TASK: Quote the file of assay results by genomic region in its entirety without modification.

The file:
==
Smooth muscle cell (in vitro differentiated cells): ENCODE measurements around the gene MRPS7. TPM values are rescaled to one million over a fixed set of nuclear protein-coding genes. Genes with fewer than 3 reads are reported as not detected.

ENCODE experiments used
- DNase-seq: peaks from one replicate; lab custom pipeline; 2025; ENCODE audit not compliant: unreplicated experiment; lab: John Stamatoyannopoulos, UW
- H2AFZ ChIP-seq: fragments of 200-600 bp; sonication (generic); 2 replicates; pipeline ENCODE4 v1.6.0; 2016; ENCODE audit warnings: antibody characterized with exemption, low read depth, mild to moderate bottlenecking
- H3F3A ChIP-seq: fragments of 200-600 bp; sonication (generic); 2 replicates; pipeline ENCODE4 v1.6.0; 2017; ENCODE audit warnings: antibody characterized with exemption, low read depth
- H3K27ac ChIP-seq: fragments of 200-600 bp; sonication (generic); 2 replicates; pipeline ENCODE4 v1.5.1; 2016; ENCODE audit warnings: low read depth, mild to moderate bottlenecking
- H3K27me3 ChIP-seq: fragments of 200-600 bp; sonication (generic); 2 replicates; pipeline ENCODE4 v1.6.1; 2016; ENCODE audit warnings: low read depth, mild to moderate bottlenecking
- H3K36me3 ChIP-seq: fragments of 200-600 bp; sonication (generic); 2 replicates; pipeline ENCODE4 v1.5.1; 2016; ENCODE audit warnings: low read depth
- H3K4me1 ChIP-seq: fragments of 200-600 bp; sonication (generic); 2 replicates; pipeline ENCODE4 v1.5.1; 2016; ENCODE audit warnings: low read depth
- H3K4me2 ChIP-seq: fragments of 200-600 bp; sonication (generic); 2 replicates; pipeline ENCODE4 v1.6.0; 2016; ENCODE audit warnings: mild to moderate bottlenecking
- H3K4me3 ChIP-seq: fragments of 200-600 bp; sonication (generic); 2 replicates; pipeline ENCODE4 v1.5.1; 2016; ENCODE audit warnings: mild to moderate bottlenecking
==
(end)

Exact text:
Smooth muscle cell (in vitro differentiated cells): ENCODE measurements around the gene MRPS7. TPM values are rescaled to one million over a fixed set of nuclear protein-coding genes. Genes with fewer than 3 reads are reported as not detected.

ENCODE experiments used
- DNase-seq: peaks from one replicate; lab custom pipeline; 2025; ENCODE audit not compliant: unreplicated experiment; lab: John Stamatoyannopoulos, UW
- H2AFZ ChIP-seq: fragments of 200-600 bp; sonication (generic); 2 replicates; pipeline ENCODE4 v1.6.0; 2016; ENCODE audit warnings: antibody characterized with exemption, low read depth, mild to moderate bottlenecking
- H3F3A ChIP-seq: fragments of 200-600 bp; sonication (generic); 2 replicates; pipeline ENCODE4 v1.6.0; 2017; ENCODE audit warnings: antibody characterized with exemption, low read depth
- H3K27ac ChIP-seq: fragments of 200-600 bp; sonication (generic); 2 replicates; pipeline ENCODE4 v1.5.1; 2016; ENCODE audit warnings: low read depth, mild to moderate bottlenecking
- H3K27me3 ChIP-seq: fragments of 200-600 bp; sonication (generic); 2 replicates; pipeline ENCODE4 v1.6.1; 2016; ENCODE audit warnings: low read depth, mild to moderate bottlenecking
- H3K36me3 ChIP-seq: fragments of 200-600 bp; sonication (generic); 2 replicates; pipeline ENCODE4 v1.5.1; 2016; ENCODE audit warnings: low read depth
- H3K4me1 ChIP-seq: fragments of 200-600 bp; sonication (generic); 2 replicates; pipeline ENCODE4 v1.5.1; 2016; ENCODE audit warnings: low read depth
- H3K4me2 ChIP-seq: fragments of 200-600 bp; sonication (generic); 2 replicates; pipeline ENCODE4 v1.6.0; 2016; ENCODE audit warnings: mild to moderate bottlenecking
- H3K4me3 ChIP-seq: fragments of 200-600 bp; sonication (generic); 2 replicates; pipeline ENCODE4 v1.5.1; 2016; ENCODE audit warnings: mild to moderate bottlenecking